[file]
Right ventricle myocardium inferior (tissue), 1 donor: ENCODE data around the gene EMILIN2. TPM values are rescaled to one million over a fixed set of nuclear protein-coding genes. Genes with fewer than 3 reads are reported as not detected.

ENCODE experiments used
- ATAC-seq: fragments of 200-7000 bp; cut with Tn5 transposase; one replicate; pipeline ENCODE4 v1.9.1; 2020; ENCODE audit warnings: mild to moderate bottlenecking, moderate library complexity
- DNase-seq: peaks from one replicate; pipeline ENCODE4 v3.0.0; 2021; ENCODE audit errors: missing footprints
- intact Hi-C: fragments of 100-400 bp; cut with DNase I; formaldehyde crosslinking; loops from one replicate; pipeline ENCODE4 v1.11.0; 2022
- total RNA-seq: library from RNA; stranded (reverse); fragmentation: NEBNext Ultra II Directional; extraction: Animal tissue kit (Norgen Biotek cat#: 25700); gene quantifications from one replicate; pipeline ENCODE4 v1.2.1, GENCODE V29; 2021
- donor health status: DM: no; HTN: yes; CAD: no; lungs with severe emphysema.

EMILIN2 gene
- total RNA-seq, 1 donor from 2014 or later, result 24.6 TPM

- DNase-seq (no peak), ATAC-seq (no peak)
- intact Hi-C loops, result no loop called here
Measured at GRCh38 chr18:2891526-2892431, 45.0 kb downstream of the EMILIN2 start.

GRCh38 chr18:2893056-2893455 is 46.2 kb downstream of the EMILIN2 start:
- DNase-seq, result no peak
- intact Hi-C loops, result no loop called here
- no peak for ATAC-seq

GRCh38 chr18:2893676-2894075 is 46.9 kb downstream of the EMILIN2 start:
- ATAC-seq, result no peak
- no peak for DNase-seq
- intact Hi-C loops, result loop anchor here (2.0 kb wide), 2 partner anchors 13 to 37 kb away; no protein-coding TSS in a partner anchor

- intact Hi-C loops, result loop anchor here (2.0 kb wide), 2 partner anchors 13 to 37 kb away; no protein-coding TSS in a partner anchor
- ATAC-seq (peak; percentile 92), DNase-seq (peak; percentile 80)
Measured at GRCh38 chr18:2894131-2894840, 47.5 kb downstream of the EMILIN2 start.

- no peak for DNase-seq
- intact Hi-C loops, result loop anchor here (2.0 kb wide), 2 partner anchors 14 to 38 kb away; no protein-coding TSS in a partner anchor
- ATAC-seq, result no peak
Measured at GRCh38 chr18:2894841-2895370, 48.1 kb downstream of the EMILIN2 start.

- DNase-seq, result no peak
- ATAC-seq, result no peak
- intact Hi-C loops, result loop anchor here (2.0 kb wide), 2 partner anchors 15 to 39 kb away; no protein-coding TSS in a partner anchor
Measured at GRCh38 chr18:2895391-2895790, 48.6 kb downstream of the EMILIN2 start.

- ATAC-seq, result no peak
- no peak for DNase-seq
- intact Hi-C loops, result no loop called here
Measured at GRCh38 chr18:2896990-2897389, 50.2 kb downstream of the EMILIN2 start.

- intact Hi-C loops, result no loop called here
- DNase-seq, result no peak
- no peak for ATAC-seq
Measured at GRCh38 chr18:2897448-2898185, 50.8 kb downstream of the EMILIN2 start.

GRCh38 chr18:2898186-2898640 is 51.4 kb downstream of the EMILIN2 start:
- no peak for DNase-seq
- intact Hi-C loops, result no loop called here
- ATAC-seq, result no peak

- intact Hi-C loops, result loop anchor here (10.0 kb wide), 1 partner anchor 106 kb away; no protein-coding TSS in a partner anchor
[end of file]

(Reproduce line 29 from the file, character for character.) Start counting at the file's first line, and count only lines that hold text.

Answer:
- ATAC-seq, result no peak